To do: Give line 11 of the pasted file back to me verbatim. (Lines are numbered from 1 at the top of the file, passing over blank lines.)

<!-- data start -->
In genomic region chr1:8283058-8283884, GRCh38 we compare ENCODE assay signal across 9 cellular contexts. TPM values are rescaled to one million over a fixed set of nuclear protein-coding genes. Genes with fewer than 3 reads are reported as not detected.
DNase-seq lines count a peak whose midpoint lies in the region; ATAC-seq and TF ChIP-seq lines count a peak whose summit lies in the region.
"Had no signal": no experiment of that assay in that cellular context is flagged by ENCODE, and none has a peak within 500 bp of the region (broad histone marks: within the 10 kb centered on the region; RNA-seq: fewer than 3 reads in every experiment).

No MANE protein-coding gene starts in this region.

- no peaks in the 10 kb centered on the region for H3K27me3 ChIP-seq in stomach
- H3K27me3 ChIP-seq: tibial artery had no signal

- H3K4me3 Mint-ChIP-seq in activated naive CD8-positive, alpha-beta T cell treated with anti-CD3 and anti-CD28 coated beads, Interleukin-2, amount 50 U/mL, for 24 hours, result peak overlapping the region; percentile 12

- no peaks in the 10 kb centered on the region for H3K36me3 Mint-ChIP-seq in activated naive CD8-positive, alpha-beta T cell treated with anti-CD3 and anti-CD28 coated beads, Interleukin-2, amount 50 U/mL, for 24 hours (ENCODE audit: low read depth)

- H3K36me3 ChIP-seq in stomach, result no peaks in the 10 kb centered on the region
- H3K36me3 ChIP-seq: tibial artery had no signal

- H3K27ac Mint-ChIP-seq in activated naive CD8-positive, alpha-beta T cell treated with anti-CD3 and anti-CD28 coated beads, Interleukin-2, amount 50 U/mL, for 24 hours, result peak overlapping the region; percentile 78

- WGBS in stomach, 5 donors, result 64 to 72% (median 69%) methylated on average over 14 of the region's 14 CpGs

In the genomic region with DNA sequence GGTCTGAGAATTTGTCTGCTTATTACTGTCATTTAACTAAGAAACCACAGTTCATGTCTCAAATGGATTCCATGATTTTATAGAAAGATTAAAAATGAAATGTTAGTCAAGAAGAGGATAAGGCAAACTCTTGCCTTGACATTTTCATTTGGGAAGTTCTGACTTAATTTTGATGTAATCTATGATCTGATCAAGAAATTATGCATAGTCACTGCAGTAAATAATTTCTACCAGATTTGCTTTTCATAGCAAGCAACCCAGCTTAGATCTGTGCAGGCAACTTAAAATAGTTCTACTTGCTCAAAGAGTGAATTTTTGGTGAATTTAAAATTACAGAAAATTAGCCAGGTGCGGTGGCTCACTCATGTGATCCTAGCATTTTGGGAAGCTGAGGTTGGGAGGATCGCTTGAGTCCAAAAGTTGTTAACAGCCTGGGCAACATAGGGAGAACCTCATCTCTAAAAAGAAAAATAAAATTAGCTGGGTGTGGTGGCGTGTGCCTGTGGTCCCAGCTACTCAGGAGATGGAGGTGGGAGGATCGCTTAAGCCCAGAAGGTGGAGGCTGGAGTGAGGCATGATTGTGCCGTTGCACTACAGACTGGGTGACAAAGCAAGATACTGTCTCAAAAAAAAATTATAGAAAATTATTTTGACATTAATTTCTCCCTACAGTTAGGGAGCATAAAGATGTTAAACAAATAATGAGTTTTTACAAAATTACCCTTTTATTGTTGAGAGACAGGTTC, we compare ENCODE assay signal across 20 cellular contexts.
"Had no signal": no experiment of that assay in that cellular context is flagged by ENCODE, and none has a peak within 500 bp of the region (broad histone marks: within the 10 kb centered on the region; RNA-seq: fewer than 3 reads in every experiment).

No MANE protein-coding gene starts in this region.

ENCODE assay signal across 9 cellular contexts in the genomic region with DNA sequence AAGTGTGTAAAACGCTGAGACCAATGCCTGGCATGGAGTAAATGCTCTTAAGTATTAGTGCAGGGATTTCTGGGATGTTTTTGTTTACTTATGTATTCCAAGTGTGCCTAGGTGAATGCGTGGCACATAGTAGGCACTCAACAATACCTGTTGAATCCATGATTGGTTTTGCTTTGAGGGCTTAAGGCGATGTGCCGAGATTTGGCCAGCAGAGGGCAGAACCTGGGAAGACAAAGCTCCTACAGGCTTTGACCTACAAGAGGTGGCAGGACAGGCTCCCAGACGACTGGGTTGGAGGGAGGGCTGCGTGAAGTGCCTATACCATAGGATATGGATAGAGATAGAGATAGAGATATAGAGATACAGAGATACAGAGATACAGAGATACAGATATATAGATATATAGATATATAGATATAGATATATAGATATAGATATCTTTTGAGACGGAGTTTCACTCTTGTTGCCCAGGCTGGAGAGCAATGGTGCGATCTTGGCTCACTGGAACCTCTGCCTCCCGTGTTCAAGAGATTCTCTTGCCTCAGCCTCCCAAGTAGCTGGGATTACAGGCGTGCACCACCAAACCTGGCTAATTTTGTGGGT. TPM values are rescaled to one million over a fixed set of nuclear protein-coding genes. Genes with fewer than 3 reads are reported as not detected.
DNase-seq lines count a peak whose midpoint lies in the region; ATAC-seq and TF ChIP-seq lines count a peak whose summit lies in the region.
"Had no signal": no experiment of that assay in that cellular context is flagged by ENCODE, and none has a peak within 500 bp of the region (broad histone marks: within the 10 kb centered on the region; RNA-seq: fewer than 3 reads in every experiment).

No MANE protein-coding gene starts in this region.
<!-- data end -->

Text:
- H3K27ac Mint-ChIP-seq in activated naive CD8-positive, alpha-beta T cell treated with anti-CD3 and anti-CD28 coated beads, Interleukin-2, amount 50 U/mL, for 24 hours, result peak overlapping the region; percentile 78